So it's with a barrel of salt that I read an article by Colson at the Christian Post, titled Who Is Funding Attacks on Christians? (the hyperlink is mine):
The full-page ad in the New York Times featured head shots of Jerry Falwell, James Dobson, and Pat Robertson [PDF]. Above them, in giant type, were the words, “Meet America’s Most Influential Stem Cell Scientists.” The ad charges evangelicals with trying to turn America into a theocracy and outlaw scientific research.
This ad was one of many hysterical, vicious, and untruthful ads paid for by a group called the Campaign to Defend the Constitution, or “DefCon.” But far from defending the Constitution, DefCon, which does not have to report who they are or who is paying for these ads, is an extreme left-wing group intent on demonizing religious conservatives.
Promoting embryo-destructive stem-cell research is just one of its causes. DefCon also supports abortion, special rights for homosexuals, a radical animal-rights agenda, and force-feeding school kids an uncritical view of Darwinian evolution.
Those views, of course, are standard fare for the left today. But much more disturbing is the manner in which this secretive campaign portrays people of faith. On its website, it accuses Christians of “hijacking” the federal courts and of wanting to achieve “absolute power over all branches of government . . . breaking the rules to get it.” We’re accused of trying to make medical decisions for women and turning homosexuals into second-class citizens.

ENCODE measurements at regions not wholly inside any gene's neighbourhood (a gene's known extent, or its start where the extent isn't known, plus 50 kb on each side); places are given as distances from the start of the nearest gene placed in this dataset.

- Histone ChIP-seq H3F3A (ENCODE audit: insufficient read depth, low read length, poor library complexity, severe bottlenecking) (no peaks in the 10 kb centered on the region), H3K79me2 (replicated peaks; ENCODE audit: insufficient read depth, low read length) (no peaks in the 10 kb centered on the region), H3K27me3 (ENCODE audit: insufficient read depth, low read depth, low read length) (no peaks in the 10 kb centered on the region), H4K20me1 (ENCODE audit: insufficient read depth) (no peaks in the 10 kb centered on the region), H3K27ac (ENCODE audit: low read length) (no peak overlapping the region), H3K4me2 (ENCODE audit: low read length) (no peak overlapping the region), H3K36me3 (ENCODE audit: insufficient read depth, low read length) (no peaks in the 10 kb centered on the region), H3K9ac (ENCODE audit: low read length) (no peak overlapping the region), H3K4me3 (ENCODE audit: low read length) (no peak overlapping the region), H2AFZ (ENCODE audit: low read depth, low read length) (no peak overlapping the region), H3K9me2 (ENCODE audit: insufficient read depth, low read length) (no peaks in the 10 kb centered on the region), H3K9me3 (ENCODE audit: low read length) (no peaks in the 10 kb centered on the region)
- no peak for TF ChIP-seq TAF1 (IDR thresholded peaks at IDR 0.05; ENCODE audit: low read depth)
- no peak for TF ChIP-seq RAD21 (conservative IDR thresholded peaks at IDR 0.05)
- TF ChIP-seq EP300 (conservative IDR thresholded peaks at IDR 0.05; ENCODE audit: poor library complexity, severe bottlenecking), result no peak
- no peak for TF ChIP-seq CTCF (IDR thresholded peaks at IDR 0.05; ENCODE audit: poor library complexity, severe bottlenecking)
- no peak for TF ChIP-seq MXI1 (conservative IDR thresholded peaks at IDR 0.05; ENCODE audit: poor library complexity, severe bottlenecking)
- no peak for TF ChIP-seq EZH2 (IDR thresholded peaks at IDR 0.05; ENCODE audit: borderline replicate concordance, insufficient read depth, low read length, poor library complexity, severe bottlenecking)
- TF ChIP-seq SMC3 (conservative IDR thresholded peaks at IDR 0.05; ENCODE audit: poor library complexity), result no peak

In the school classroom, we zealots are scheming to replace “scientific knowledge with religious ideology.” Moreover, we are plotting to use the government to “proselytize or to infringe on the religious freedom of all Americans.” Wow.
Yeah, Chuck, that's just nuts. Why on earth would anyone actually think that Dobson, Falwell, and Robertson want christian theocracy, when that's exactly what they tell us they want?
"I have a Divine Mandate to go into the halls of Congress and fight for laws that will save America."
"We must, from the highest office in the land right down to the shoeshine boy in the airport, have a return to Biblical basics."
"The Constitution of the United States, for instance, is a marvelous document for self-government by the Christian people. But the minute you turn the document into the hands of non-Christian people and atheistic people they can use it to destroy the very foundation of our society. And that's what's been happening."
"This really was a Christian nation," he claims, "and, as far as its founders were concerned, to try separating Christianity from government is virtually impossible and would result in unthinkable damage to the nation and its people. Much of the damage we see around us must be attributed to this separation."
To be fair, I don't know of any political movement that doesn't think that the government would be better off if everyone in it embraced their ideology. But the religious right embraces a theology known as Dominionism. This theology is best explained as a belief that God gave christians the world to rule. In 1986, Pat Robertson distributed a flyer to the Iowa Republican County Caucus that read:
How to Participate in a Political Party:
Rule the world for God.
Give the impression that you are there to work for the party, not push an ideology.
Hide your strength.
Don't flaunt your Christianity.
Christians need to take leadership positions. Party officers control political parties and so it is very important that mature Christians have a majority of leadership positions whenever possible, God willing.